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Klamath fish died from dearth of water
Fish and Game report says water the only tool to prevent repeat of 2002 event
Far more salmon may have died in the Klamath River two years ago than was previously thought, and paltry river flows are at the heart of the tragedy.
The California Department of Fish and Game released its final report on the 2002 fish kill Friday. Water flows are the only tool available to agencies to prevent outbreaks of deadly fish diseases, the report reads.
As many as 68,000 chinook salmon died in September 2002, according to the 183-page report, dwarfing earlier estimates of 34,000 fish. Low flows packed an above average run of fish into the lower river, allowing the diseases ich and columnaris to spread rapidly. The fish may also have been impeded by riffles too shallow to swim over, or may have lacked a cue to push upstream, the report reads.
The event stung communities on the lower Klamath, and sharply affected fishing on the river and its principal tributary the Trinity River. Commercial and sport fishermen worry quotas next year may be curtailed or eliminated if the returning offspring of the 2002 fish kill are too few.
Providing more water from the Klamath and the Trinity can improve temperatures, fish passage and migration cues, and break up dense concentrations of fish, reducing disease transmission, Fish and Game said.
"We're talking about flows from both sides," said Steve Turek, senior environmental scientist for Fish and Game.
State and federal agencies, tribes and others have begun meeting to discuss how to prevent a repeat of the 2002 fish kill this year. Some water beyond the base Klamath River flows planned by the U.S. Bureau of Reclamation is available to send down the river, and Reclamation is buying water from Central Valley contractors to be available to send down the Trinity.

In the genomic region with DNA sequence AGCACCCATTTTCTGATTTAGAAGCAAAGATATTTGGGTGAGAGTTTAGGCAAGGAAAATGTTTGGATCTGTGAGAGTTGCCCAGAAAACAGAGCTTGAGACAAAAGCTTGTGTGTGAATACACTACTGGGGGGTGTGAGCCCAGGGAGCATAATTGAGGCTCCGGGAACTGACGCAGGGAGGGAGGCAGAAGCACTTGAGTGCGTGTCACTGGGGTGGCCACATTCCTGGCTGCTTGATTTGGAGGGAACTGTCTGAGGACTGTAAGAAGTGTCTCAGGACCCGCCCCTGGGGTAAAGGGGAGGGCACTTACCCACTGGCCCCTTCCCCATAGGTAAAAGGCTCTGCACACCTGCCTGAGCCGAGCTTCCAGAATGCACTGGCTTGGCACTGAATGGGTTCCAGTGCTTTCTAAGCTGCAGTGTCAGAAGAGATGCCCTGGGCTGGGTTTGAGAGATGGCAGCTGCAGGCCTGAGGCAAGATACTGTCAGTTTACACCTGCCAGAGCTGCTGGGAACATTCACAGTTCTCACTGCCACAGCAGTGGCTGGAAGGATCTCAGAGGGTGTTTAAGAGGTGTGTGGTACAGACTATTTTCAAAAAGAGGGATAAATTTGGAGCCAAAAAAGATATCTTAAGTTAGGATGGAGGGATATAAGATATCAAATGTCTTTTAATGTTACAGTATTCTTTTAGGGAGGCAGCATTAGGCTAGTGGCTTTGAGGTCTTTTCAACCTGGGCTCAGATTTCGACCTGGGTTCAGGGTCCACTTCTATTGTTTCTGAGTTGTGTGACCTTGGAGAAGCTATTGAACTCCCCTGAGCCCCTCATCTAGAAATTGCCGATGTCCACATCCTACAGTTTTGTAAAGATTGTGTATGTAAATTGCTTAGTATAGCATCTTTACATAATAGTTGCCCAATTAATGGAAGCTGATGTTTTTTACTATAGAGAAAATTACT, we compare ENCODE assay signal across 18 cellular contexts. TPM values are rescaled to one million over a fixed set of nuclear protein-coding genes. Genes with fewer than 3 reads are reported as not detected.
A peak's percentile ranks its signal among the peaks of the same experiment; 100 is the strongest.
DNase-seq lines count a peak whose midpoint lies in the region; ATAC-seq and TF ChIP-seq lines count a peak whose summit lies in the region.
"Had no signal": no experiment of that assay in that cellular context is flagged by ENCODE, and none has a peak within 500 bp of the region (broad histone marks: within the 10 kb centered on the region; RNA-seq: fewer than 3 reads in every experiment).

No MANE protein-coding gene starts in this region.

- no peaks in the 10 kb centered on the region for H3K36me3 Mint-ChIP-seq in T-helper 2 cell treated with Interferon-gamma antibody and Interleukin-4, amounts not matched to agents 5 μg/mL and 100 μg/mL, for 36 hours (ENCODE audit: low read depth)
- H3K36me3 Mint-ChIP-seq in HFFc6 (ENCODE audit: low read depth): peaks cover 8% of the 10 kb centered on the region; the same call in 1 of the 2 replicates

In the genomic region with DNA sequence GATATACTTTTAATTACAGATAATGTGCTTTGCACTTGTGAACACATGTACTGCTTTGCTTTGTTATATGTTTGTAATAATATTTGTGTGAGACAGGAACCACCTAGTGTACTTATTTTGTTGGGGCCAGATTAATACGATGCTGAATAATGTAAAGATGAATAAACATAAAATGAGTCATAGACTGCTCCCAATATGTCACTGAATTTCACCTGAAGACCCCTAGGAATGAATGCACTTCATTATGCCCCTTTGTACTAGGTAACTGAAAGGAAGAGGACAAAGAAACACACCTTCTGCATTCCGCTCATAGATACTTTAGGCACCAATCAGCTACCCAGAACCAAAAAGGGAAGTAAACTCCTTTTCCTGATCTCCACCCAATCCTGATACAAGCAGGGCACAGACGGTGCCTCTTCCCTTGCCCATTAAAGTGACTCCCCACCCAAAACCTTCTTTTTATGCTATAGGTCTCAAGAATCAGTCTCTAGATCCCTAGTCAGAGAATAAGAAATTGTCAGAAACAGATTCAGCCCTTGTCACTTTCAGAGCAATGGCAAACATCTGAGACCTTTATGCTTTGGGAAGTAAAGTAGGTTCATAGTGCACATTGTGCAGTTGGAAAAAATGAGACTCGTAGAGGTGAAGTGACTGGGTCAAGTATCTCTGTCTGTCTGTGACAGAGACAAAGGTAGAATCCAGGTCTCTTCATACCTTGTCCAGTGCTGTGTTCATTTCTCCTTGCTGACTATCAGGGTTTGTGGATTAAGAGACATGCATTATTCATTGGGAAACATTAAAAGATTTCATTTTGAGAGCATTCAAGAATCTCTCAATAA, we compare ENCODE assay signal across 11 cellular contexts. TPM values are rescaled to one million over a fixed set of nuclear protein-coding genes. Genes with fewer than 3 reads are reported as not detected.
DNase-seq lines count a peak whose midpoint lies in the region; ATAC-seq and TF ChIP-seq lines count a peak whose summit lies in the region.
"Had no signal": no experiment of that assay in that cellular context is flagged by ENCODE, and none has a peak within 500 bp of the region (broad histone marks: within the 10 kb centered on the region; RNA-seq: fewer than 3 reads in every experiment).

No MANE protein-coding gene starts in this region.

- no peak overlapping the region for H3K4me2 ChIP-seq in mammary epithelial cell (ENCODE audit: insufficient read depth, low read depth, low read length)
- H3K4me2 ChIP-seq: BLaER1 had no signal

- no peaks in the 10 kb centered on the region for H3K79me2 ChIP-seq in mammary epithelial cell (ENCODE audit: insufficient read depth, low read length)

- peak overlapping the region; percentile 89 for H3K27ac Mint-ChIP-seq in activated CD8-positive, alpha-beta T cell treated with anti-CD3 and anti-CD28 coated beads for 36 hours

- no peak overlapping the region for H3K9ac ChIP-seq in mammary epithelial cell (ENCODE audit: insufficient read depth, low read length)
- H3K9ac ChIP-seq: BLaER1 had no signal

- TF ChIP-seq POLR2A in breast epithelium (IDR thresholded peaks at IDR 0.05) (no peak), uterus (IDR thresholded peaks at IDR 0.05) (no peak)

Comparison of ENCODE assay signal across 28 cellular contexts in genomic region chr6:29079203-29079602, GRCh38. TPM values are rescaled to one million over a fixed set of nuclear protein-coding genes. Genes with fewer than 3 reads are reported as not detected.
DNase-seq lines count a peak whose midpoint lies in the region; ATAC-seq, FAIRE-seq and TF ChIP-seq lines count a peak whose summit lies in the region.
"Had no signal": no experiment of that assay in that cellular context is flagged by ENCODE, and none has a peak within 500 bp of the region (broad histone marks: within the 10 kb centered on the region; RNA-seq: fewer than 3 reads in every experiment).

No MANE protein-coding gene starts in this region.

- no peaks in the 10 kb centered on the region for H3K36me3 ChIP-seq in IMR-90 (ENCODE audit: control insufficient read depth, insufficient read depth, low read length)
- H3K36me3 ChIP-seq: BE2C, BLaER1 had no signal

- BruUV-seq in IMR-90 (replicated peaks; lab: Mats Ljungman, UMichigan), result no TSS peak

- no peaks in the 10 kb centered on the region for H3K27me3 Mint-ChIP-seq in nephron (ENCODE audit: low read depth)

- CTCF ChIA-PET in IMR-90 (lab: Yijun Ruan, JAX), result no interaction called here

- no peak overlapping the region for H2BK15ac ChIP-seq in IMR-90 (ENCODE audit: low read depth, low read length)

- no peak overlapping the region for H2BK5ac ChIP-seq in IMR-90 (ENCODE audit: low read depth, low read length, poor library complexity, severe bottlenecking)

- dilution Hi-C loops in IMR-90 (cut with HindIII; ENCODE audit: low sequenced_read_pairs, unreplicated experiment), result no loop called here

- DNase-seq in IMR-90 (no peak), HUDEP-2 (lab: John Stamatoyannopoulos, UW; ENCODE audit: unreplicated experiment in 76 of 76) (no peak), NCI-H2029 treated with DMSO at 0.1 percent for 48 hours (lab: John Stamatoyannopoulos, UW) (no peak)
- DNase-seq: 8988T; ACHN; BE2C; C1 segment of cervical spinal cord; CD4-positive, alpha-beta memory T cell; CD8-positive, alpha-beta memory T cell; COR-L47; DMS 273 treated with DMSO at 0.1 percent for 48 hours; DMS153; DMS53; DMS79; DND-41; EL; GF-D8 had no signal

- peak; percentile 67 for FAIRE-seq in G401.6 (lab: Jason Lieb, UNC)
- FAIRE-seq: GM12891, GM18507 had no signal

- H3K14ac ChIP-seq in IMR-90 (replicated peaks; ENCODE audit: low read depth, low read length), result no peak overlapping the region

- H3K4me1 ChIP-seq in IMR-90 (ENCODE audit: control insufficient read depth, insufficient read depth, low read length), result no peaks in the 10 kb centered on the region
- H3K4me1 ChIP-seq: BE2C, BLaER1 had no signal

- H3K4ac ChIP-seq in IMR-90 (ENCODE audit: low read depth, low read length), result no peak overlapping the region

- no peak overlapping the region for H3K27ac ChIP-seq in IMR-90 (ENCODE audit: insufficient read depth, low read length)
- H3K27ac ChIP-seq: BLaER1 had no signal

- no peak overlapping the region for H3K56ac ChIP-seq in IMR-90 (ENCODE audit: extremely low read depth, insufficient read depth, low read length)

What criteria would trigger the increased flows is being worked out by the agencies.
The Fish and Game report recommends that Klamath flows at Orleans and Trinity flows at Hoopa combined should be 2,200 cfs in September. The report also recommends figuring out whether low flows physically block salmon from migrating, what temperatures salmon can tolerate and implementing a flow study called Hardy Phase II.
Irrigators on the central Oregon and California border have railed against the preliminary findings in the Hardy report, which calls for much higher flows on the lower river. They have held that releasing warm water from upstream reservoirs on the Klamath would only harm fish.
In a letter last year to Oregon and California officials and U.S. Interior Secretary Gale Norton, Dan Keppen of the Klamath Water Users Association -- which represents irrigators in Reclamation's 220,000 acre project -- said hot water and a large run of fish probably sparked the disease outbreak.
But Turek said water released from the Klamath's lowermost dam, Iron Gate, in September is generally cooler than the river's estuary. He also said that salmon seem to tolerate high temperatures in the middle reaches of the Klamath.
"We're not seeing massive fish kills in those areas," Turek said.
But salmon can't handle being bunched together when a disease is present, he said.
The state report echoes many of the conclusions of a U.S. Fish and Wildlife Service report released last year, but is more staunch in pushing for higher flows. The draft state report was peer review by state and federal biologists, and fisheries experts from Humboldt State and Oregon State universities.
Still, some biologist have concerns about boosting flows in September, especially from only the Trinity, which is cleaner and colder than the Klamath. The worry is that salmon may be stimulated to migrate early by higher flows, only to get trapped in a shallow, hot, middle Klamath River. In the long term, some are concerned that Klamath fish may begin to stray up the Trinity, changing the face of the runs in the watershed.
Yurok Tribe Chairman Howard McConnell said he believes federal agencies are beginning to listen to the tribe, which warned of a fish kill in 2002. But he believes the biologists are concerned about reprisals from high levels in the Bush administration, which has strongly backed upstream farmers.
And he doubts there will be a change.
"We don't see them changing until we go through court," McConnell said. "We're just going to have to do that process."
Rep. Mike Thompson, D-St. Helena, said the fish kill's effects on commercial salmon catches from Washington to San Francisco are likely to be dire.
"The sad part of the equation is that the Bush administration is still showing that they don't care about the downstream communities," Thompson said.
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